The smallest possible wim sizes can be achieved by following these steps:
The x86 en-us WinPE 2.0 winpe.wim packaged with the Windows AIK weighs in at about 160MB. However, the WinPE boot.wim on the Vista DVD takes up only 122MB, and that includes the setup application. The trick to getting it so small is to understand what takes up so much space in the first place and how you can use peimg.exe and imagex.exe to remove it.
The winpe.wim from the WAIK contains not only the base WinPE image, but also all the optional components. Initially, these OCs are in a "staged" state: they are ready to install, but aren't usable until you use peimg /install to install the ones you need. It's very rare that you will require all the OCs in a single image, especially all the font support OCs. Installing only the ones you need rather than the whole set leaves a great opportunity for reducing the size of the image by getting rid of the leftovers.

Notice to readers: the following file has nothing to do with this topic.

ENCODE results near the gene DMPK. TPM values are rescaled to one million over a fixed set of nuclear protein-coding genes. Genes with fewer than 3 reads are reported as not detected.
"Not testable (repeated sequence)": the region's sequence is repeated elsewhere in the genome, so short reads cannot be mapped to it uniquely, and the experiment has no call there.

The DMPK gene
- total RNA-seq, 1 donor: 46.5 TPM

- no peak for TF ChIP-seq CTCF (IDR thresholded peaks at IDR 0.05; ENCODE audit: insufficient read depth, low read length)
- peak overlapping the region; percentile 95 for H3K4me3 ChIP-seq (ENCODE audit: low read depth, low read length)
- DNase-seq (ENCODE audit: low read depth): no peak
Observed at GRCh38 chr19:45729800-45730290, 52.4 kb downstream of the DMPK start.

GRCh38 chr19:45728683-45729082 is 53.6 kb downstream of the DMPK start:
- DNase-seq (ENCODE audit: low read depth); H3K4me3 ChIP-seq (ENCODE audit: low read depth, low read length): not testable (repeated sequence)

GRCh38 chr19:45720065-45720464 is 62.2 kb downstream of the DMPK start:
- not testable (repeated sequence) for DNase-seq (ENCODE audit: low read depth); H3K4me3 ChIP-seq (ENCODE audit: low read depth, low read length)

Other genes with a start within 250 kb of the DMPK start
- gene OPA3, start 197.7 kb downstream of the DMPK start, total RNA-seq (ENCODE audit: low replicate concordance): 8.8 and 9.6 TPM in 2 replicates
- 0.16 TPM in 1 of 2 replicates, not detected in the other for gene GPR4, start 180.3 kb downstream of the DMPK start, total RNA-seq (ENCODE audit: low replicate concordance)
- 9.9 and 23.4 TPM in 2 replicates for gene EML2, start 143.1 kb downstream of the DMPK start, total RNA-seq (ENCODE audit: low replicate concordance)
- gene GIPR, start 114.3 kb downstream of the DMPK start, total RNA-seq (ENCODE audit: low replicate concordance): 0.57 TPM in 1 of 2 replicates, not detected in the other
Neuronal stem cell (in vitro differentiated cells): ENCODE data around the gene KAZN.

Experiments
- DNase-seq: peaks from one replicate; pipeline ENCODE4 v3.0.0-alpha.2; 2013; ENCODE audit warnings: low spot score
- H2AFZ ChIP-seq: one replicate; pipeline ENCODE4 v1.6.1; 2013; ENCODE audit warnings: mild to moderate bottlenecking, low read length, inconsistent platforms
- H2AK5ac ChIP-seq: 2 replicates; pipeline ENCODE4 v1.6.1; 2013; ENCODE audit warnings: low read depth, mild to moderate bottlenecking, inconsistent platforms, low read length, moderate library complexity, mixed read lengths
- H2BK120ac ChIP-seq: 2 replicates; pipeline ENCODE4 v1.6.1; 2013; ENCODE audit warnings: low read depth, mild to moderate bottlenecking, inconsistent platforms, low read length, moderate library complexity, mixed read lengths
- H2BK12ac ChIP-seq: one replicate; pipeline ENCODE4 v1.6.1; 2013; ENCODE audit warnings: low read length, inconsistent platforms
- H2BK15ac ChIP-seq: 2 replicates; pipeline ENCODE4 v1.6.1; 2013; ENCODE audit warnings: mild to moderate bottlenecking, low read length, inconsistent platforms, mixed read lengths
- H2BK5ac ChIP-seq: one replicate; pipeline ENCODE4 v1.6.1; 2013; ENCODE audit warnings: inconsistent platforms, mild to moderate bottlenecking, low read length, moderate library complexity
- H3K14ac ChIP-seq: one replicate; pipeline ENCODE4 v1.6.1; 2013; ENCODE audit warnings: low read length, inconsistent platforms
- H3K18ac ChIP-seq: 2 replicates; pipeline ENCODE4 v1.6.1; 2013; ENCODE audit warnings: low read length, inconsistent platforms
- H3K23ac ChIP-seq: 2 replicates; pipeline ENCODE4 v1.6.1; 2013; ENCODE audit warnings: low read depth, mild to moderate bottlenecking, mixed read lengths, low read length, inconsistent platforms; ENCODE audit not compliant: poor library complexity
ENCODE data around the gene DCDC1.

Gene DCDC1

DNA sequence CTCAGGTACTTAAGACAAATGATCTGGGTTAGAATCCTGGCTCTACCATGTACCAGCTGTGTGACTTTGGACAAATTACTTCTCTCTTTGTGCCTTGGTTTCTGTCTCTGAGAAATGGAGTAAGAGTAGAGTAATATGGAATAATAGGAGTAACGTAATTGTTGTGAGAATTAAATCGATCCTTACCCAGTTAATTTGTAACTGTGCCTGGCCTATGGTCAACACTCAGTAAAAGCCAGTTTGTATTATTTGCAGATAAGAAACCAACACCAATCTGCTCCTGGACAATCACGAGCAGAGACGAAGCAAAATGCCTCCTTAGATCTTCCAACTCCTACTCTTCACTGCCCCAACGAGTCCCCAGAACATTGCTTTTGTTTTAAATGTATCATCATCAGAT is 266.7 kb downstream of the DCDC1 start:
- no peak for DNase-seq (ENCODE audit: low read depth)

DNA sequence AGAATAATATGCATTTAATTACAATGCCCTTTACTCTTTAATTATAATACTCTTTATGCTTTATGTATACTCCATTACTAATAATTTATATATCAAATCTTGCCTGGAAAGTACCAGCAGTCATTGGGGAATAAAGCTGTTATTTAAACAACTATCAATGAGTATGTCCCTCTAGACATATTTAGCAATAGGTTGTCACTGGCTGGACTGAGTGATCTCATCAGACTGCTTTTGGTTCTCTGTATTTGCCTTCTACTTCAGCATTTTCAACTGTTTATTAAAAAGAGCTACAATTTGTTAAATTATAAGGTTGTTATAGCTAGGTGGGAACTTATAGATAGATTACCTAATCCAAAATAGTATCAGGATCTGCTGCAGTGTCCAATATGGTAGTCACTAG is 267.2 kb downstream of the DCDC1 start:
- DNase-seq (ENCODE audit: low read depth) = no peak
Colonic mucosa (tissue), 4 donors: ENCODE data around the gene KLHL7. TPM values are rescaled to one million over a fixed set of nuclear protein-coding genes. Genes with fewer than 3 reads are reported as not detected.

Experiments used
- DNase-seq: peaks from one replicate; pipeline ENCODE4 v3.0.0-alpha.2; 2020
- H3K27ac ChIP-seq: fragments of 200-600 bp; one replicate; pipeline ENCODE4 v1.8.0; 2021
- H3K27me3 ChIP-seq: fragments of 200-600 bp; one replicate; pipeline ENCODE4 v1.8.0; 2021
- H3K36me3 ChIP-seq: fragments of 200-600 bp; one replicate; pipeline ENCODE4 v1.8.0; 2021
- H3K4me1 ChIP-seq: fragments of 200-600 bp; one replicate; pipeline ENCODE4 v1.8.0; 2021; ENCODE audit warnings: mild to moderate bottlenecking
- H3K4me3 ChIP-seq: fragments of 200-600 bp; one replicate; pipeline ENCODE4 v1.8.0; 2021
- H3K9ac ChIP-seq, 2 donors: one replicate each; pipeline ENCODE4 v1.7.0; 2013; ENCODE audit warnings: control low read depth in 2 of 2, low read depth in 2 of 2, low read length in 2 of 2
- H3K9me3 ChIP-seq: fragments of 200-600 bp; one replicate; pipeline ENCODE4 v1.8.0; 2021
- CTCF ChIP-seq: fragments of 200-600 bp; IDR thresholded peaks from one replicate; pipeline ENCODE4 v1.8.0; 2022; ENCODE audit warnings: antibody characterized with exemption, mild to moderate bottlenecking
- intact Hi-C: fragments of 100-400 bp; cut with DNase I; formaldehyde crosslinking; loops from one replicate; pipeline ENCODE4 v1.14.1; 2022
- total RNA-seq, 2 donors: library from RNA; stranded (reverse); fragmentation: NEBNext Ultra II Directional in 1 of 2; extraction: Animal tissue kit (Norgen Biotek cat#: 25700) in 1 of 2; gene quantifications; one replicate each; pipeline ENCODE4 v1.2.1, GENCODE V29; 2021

Peimg can remove the remaining staged OCs from an image with its '/prep' command. This safely deletes the part of the image that contains the staged OCs as well as the information required for servicing the image. Running 'prep' is irreversible, so I always keep an unprepped copy of my image just in case I need to apply a hotfix to it or change my mind about what OCs I need later.
If you followed the common pattern of mount-customize-prep-unmount, you'll notice that the wim is not actually much smaller (it may even be larger). The wim filter driver doesn't actually reclaim the space when files are deleted, it just marks it. To actually see the benefits of prep, you have to use imagex /export to produce a new wim with all the space reclaimed. Make sure you add the '/boot' flag so the new wim is bootable.
At the extreme of installing absolutely no OCs, this method produces a lean 97MB wim, an easy fit for a 128MB USB key drive.
How much bloat does each OC add? I installed only one OC into a number of different images and subtracted the baseline above:
Hope you found this useful! Next: peimg.exe tips and tricks, including a script to make /inf recursive.